Heatwave: Dermatologist Advises Nigerians on Safety Measures

A Consultant Dermatologist, Dr Folakemi Cole-Adeife, has urged Nigerians to pay special attention to how they feel in the face of extreme heat being experienced across the country.

Cole-Adeife, who works at the Lagos State University Teaching Hospital, Ikeja, told the News Agency of Nigeria (NAN) on Thursday, that extreme heat could be dangerous, leading to heat exhaustion or heat stroke.

She said: “Nigerians need to stay informed on weather forecasts and heat advisories. They need to be aware of the signs of heat-related illnesses such as heat exhaustion and heat stroke.

“Remember that extreme heat can be dangerous, So, If you or someone else is experiencing symptoms such as heavy sweating, weakness, dizziness, nausea, confusion or inability to walk or talk properly, it is essential to seek medical help immediately.

“Heat-related illnesses can escalate quickly and it could be life-threatening, so early intervention is crucial.”

Cole-Adeife highlighted certain measures to protect oneself and others from heat-related health emergencies like heat exhaustion or heat stroke.

“Stay hydrated by drinking plenty of water throughout the day, even if you do not feel thirsty. Aim for 2.5 to 3.5 litres of water daily and avoid drinks with caffeine, high sugar content or alcohol, as they can contribute to dehydration.

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“Use fans and air conditioning to cool indoor spaces. Take cool baths frequently to lower your body temperature. However, baths should be without soap if more than two times a day to avoid drying out the skin.

“Open windows at home to allow for cross ventilation. Invest in a rechargeable fan, considering the concurrent electricity shortage in the country.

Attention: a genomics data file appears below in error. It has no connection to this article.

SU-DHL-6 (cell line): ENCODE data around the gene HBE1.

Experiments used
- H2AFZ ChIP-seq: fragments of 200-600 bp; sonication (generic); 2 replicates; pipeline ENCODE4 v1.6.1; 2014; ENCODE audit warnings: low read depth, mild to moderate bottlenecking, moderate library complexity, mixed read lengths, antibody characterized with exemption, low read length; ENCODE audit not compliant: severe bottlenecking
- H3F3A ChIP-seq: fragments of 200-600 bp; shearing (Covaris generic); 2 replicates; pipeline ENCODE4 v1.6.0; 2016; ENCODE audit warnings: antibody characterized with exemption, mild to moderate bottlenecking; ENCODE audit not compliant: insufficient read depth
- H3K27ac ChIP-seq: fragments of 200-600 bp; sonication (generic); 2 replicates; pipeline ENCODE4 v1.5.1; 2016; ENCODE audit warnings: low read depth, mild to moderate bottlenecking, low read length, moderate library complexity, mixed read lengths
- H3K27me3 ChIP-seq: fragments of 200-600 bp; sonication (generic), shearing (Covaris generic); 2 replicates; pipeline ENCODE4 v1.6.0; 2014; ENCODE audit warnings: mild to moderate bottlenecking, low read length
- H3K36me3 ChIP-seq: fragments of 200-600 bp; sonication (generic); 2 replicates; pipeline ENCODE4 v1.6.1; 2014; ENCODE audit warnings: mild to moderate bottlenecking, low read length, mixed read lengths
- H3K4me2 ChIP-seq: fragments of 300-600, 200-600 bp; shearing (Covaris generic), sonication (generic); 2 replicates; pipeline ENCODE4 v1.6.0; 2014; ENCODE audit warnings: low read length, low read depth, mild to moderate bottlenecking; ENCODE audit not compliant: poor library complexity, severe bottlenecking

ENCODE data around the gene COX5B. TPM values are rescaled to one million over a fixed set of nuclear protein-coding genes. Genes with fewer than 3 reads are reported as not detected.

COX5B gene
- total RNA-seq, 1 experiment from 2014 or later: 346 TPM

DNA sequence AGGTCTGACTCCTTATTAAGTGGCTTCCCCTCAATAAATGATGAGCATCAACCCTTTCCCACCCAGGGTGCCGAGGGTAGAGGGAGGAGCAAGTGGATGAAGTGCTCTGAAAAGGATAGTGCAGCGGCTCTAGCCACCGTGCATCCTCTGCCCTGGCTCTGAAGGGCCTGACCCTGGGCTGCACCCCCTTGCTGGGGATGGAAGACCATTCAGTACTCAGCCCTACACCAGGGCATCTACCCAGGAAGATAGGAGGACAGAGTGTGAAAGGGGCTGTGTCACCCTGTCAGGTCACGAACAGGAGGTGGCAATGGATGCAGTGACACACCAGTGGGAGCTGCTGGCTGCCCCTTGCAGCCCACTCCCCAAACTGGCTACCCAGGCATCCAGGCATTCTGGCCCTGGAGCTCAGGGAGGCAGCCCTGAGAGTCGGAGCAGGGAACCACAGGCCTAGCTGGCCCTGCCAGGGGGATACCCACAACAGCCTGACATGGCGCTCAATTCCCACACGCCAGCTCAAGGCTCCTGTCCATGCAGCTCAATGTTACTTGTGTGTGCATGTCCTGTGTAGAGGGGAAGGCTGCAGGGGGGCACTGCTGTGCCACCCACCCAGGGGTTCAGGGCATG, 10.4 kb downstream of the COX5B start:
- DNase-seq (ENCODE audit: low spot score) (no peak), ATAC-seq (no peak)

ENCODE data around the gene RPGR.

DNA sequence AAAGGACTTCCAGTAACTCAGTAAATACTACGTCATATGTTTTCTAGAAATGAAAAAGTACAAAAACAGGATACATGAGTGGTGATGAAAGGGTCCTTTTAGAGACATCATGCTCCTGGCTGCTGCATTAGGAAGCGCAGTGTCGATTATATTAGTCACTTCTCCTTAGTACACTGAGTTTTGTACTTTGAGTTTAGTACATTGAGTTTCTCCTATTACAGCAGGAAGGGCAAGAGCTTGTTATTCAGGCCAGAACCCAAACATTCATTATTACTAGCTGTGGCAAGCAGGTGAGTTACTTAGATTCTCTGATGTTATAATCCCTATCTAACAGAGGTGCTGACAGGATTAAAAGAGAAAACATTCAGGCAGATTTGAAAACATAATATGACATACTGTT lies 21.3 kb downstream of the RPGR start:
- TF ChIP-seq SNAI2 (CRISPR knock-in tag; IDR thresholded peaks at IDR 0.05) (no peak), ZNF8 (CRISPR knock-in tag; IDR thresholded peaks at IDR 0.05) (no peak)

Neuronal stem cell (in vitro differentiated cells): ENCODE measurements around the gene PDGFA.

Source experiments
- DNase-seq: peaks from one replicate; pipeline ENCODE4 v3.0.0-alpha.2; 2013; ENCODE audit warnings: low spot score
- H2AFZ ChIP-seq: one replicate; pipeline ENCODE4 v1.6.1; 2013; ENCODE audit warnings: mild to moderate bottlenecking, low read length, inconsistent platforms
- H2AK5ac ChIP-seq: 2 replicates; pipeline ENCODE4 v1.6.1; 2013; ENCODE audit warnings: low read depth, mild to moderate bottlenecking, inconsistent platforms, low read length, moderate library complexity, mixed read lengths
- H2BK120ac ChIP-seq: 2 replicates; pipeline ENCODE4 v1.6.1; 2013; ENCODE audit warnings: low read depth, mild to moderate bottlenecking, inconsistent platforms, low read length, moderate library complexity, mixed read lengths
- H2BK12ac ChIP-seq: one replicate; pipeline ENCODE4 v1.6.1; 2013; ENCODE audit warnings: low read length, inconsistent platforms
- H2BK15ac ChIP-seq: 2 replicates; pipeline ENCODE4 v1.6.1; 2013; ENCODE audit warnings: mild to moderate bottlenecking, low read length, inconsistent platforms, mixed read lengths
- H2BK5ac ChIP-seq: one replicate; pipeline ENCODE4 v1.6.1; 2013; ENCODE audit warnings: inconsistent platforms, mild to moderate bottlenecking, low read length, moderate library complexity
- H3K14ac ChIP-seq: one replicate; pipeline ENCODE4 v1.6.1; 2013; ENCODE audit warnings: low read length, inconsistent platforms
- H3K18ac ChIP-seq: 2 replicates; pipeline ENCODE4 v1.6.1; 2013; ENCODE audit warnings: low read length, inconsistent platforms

“Wear loose, lightweight, and light-coloured clothing to reflect the sun and allow your body to cool efficiently. Avoid dark-coloured or thick clothing. These are some tips people can take to stay safe during the heatwave,” she said.

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The Dermatologist urged Nigerians to limit outdoor activities during peak sun hours (usually between 10 a.m. and 4 p.m.) and Identify public places like shopping malls with air conditioning, where one could escape the heat.

She said it was important to use sun protection items such as hat to protect the face and neck as well as sunscreen to protect the skin from harmful Ultraviolet (UV) rays.

“Now is not the time to use too many skin care products. Stick to soap, a lightweight moisturizer or none.

“Then, keep an eye on elderly family members, neighbours, children, and those with pre-existing health conditions, as they are more susceptible to heat-related illnesses.

“Check up on them regularly and encourage them to avoid going outdoors for too long and when indoors they should leave windows and doors open and use fans,” she advised.


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